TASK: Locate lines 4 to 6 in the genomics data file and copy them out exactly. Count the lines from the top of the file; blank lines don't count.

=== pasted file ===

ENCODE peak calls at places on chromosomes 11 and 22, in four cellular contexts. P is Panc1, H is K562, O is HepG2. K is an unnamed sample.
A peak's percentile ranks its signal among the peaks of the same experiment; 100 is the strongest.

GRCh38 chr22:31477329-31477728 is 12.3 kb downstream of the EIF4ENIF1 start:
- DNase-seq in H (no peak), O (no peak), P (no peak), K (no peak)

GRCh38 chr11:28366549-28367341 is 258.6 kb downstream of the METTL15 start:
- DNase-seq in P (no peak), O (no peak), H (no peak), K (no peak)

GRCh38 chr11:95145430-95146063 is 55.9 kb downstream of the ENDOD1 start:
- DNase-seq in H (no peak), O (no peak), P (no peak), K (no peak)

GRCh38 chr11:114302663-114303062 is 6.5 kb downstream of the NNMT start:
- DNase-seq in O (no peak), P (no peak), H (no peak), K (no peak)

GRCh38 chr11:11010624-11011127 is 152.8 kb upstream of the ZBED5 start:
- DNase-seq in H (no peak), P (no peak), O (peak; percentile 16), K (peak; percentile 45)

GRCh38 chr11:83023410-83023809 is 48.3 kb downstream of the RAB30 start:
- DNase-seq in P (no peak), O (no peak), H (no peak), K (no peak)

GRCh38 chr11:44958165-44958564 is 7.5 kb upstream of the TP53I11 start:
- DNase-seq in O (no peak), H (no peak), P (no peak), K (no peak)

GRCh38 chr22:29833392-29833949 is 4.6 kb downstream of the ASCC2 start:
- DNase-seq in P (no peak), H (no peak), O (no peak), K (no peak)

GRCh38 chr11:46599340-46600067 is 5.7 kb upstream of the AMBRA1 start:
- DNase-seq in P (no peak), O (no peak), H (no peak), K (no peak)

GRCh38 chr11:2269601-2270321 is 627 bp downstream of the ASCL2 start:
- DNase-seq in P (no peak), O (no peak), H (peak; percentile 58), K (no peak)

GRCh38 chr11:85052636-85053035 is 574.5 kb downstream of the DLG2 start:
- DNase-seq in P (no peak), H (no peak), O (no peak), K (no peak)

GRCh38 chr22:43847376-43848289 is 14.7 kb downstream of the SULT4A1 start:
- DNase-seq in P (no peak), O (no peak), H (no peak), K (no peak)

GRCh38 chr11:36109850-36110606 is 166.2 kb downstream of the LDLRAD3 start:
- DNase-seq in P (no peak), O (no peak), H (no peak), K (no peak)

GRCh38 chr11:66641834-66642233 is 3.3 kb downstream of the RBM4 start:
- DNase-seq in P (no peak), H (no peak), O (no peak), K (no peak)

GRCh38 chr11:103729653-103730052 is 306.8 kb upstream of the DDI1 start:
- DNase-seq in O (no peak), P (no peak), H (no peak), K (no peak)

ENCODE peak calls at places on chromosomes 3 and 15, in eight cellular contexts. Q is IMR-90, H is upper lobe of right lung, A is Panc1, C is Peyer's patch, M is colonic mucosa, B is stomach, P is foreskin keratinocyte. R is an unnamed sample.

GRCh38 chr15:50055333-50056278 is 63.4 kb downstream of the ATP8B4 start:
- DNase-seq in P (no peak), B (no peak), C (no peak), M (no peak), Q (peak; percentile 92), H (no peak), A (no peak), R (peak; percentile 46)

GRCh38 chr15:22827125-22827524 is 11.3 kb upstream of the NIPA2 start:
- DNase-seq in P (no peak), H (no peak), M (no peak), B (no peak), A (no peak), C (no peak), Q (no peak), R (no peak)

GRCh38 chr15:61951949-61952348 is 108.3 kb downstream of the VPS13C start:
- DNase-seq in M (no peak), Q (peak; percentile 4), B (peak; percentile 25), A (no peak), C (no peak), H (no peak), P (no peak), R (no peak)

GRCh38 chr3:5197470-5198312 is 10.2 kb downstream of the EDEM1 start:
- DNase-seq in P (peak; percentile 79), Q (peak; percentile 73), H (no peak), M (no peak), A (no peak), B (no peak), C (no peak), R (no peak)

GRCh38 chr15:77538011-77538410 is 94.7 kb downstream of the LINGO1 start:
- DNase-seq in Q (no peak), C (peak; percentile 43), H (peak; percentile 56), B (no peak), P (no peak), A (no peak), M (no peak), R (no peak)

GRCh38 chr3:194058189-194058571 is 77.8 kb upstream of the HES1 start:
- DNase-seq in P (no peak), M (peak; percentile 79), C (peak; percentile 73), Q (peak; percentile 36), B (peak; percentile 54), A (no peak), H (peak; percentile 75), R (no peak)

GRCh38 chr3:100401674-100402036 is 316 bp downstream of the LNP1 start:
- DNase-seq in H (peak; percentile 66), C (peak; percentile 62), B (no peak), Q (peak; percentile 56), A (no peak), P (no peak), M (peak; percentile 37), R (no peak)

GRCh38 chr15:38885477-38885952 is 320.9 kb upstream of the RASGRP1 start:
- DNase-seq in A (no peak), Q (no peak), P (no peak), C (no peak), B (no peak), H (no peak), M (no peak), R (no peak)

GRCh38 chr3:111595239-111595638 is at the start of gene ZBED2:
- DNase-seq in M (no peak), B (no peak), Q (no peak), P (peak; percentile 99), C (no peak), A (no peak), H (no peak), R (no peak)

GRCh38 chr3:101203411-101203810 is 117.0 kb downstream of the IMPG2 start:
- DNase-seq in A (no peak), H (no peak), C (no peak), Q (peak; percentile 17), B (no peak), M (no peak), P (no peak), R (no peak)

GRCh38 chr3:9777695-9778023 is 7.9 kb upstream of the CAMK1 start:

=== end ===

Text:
- DNase-seq in H (no peak), O (no peak), P (no peak), K (no peak)

GRCh38 chr11:28366549-28367341 is 258.6 kb downstream of the METTL15 start:
- DNase-seq in P (no peak), O (no peak), H (no peak), K (no peak)